FBI makes LulzSec arrests in Sony breach investigation

Attackers used SQL injection against Sony’s website to gain access to its internal server and steal sensitive data.

The FBI has arrested additional members of the LulzSec hacking group for their role in the attack against the computer systems at Sony Pictures Entertainment.

Cody Kretsinger, 23, of Phoenix, Arizona, was arrested Thursday and charged with conspiracy and the unauthorized impairment of a protected computer. If convicted, Kretsinger could face a sentence of 15 years in prison for his role in the Sony breach.

The FBI said Kretsinger was known as “recursion” and used an anonymous proxy server to mask his IP address. The FBI alleges he and other members of LulzSec are believed to have used a SQL injection attack against Sony’s website to gain access to sensitive data.  The data allegedly stolen by Kretsinger and others was then distributed on the LulzSec group’s website and announced on Twitter.  Kretsinger apparently also permanently erased the hard drive of the computer he used to conduct the attack on Sony Pictures, the FBI said.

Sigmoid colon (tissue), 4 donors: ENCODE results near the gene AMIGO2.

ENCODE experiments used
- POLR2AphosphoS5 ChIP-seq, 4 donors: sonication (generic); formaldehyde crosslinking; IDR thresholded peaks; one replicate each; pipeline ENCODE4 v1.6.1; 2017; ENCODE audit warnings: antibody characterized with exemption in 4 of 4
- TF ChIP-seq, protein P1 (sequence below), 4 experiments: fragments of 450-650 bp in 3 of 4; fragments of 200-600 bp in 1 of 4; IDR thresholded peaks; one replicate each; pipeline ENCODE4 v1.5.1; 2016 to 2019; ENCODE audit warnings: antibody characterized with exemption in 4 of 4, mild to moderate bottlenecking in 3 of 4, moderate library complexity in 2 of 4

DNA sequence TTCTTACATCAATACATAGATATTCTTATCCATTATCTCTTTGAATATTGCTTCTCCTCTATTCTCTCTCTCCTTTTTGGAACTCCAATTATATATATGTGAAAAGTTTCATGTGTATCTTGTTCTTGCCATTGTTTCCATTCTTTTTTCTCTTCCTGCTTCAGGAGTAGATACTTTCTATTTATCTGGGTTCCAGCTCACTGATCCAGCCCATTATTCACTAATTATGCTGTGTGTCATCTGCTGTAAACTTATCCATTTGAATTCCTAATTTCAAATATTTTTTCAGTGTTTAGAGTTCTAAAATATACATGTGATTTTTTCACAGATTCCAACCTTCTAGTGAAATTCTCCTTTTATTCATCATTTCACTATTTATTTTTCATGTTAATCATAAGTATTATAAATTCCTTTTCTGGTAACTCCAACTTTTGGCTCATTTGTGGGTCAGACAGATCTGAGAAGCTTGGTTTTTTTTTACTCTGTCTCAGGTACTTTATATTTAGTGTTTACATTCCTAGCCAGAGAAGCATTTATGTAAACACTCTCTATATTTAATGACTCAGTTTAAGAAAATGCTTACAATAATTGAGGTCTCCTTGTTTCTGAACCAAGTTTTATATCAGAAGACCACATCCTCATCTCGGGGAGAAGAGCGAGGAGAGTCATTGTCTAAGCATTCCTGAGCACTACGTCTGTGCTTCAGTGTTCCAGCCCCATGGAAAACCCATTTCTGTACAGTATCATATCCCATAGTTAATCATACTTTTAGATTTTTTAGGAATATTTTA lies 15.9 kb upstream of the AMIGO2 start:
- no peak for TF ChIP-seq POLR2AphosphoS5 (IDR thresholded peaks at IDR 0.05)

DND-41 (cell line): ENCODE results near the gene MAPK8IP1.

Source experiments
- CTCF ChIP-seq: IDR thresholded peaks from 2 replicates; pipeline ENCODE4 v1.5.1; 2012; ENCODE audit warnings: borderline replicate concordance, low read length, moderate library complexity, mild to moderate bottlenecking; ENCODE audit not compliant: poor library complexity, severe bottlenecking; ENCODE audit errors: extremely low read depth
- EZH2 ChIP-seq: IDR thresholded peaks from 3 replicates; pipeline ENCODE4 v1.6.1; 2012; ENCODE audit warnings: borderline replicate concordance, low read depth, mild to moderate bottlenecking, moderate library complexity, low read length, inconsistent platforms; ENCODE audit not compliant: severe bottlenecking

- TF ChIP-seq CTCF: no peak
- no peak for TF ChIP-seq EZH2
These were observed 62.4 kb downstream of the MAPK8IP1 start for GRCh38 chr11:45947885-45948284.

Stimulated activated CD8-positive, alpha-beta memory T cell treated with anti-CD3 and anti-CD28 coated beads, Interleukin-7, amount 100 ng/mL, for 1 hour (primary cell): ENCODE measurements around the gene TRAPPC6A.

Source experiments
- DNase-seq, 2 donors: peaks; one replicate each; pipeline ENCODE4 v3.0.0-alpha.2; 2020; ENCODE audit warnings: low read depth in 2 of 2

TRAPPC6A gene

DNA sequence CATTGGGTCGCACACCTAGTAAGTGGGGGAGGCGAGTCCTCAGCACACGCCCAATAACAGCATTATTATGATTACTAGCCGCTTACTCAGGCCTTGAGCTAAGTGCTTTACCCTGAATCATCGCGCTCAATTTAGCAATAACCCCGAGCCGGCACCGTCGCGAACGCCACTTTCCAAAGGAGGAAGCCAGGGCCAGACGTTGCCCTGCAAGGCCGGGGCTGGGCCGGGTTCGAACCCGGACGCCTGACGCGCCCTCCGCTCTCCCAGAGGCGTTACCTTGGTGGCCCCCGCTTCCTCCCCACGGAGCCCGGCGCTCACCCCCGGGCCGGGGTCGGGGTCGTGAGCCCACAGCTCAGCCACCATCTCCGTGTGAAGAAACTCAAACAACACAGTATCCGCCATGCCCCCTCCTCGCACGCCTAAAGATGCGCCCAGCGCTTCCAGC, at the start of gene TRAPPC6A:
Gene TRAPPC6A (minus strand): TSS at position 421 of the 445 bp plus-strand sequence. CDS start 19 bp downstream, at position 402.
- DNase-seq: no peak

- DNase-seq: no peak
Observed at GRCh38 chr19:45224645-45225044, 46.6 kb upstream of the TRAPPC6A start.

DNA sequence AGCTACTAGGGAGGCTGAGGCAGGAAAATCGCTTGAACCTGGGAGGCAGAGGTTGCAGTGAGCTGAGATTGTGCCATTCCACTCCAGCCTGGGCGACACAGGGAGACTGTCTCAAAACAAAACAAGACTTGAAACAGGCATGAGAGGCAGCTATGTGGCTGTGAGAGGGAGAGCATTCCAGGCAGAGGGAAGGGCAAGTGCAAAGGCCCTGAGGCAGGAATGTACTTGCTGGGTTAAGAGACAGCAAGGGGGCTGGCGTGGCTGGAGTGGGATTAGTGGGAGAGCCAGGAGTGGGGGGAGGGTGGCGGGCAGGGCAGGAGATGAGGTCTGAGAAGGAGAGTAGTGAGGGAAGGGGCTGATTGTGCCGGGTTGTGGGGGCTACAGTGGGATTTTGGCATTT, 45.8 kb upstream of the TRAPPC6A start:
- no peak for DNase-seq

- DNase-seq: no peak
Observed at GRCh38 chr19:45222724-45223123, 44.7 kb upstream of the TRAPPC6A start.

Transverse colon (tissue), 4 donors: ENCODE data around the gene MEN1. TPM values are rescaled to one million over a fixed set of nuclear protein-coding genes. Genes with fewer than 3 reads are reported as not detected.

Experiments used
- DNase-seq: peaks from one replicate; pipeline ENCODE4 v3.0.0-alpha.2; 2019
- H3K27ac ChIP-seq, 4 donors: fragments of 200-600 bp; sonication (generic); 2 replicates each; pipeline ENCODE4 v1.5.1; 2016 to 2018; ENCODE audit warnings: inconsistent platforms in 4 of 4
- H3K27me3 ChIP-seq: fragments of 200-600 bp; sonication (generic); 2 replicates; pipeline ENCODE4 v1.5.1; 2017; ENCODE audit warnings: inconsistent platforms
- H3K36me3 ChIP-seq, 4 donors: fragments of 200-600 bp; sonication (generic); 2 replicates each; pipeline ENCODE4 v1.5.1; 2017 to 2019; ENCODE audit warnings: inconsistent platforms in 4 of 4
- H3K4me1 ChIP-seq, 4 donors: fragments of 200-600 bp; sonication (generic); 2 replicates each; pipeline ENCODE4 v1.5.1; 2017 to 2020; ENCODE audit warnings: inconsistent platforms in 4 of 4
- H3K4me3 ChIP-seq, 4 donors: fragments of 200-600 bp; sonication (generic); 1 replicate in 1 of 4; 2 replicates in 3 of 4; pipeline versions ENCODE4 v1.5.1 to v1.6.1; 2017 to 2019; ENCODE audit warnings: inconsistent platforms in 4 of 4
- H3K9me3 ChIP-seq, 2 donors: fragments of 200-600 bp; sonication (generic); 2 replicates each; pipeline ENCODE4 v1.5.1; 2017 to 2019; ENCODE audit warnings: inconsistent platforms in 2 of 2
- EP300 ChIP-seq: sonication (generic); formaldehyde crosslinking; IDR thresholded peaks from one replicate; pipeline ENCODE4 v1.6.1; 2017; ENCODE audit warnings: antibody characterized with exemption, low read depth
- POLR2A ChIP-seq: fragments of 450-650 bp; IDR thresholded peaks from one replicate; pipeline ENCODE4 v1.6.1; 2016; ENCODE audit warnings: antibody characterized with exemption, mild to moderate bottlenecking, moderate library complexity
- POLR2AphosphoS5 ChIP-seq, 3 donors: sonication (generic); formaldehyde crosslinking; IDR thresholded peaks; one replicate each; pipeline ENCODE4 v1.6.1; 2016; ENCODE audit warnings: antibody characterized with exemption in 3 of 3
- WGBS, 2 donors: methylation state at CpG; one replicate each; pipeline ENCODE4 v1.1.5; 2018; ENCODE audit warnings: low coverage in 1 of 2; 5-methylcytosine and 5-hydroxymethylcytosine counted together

In addition, Christopher Doyon, 47, of Mountain View, Calif., and Joshua Covelli, 26, of Fairborn, Ohio, were charged with their role in the Sony breach, according to a Fox News report.

Members of the LulzSec group gained access to Sony’s systems for four days, from May 30 through June 2, according to the indictments filed in U.S. District Court in the Central District of California. The breach took place just weeks after an attack prompted Sony to take its PlayStation Network offline while they investigated the extent of the security breach that took place April 16 and 17. That breach exposed the personal information of millions of PlayStation and Sony Entertainment account holders.

This case is being prosecuted by the United States Attorney’s Office in Los Angeles.

The arrests are part of an ongoing investigation by law enforcement officials. The FBI said LulzSec has been linked to the hacking or attempted attacks of numerous targets, including government and corporate websites.  Police in London arrested a 19-year-old member of LulzSec in June.  Sixteen members of the Anonymous group were arrested in July for their role in a spate of attacks. Police believe two people from those arrests had ties to the LulzSec group.

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